Safer waterways for Illinois' boaters

Published: Jul. 24, 2013 at 2:58 AM CDT
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The next time you get behind the wheel of a boat and take off across the lake, you better make sure you haven't been doing anything to impair your driving.

A new law signed by Illinois Governor Pat Quinn will hopefully keep you and your family safer when out on the water.

Senate Bill 1479 was signed into law in honor of 10-year-old Tony Borcia. The law will go into effect on January 1, 2014.

This past July Borcia and his family were boating near his hometown of Libertyville.  As his family pulled him behind their boat on a tube, the driver of a speedboat ran over top of Tony, killing him.

The driver of that boat was found to be under the influence of alcohol and drugs.

Now anyone operating a boat that causes an injury or death could be in trouble.

"If they are in this situation,and they are found to be under the influence of alcohol or drugs while they're involved in a serious injury or fatal accident. Not only do they lose their boating privileges for that year," said IDNR Officer Kris Taylor. "They could also lose their driver's license for that year as well."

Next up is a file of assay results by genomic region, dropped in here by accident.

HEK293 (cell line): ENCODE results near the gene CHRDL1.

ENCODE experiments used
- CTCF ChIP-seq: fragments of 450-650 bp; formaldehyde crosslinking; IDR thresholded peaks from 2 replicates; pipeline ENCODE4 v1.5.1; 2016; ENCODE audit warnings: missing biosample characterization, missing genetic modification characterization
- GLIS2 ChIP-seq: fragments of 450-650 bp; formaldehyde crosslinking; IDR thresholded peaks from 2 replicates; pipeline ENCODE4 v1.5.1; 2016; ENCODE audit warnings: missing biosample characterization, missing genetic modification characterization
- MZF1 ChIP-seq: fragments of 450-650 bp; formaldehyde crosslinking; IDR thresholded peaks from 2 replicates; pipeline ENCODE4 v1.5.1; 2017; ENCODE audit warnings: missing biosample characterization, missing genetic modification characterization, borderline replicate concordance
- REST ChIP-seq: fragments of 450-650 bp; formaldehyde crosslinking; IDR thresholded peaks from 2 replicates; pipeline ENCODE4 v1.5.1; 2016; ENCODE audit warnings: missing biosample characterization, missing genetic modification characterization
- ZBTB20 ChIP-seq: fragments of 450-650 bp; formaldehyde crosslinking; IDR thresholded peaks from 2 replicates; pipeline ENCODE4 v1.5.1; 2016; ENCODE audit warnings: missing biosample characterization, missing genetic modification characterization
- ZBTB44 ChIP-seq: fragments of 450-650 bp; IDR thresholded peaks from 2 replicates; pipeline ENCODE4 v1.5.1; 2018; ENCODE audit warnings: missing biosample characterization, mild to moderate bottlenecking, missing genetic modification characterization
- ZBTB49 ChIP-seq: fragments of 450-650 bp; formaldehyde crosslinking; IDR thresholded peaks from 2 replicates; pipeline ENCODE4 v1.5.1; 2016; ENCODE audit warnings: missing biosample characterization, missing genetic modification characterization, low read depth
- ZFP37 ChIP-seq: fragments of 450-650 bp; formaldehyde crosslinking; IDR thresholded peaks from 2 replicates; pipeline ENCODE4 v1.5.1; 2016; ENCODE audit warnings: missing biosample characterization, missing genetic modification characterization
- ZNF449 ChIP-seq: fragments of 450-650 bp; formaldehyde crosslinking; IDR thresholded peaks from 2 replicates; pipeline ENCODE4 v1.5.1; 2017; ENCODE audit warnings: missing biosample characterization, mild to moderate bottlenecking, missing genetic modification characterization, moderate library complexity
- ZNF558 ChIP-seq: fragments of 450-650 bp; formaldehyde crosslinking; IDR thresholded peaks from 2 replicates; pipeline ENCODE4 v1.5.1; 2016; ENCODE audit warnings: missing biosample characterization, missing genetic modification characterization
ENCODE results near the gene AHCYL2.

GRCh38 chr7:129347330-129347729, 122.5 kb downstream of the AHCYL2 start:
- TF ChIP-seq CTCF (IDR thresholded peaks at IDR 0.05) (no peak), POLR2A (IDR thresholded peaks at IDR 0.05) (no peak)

And if police believe you are under the influence then you will have to submit to a breath, blood and or urine sample to determine your blood alcohol or drug content.

"If you drink in moderation then you shouldn't have any troubles," said Paul Voelker of Nashville. "If you get out there and over do it, it's just like driving down the highway, they are all a nuisance and a danger."

Governor Quinn also signed Senate Bill 1310 which is designed to strengthen boating safety regulations. This new law now considers anyone being pulled behind a boat as a passenger in the boat. And this will hopefully keep boat operators from overloading their boats.

In 2012, there were 17 people killed and 77 people injured in boating accidents in Illinois.

"We are hoping that this will bring about a little more responsibility from boat operators," said Officer Taylor. "They have to realize now that when they're out there on the water, that they realize drinking and driving a boat is being taken serious."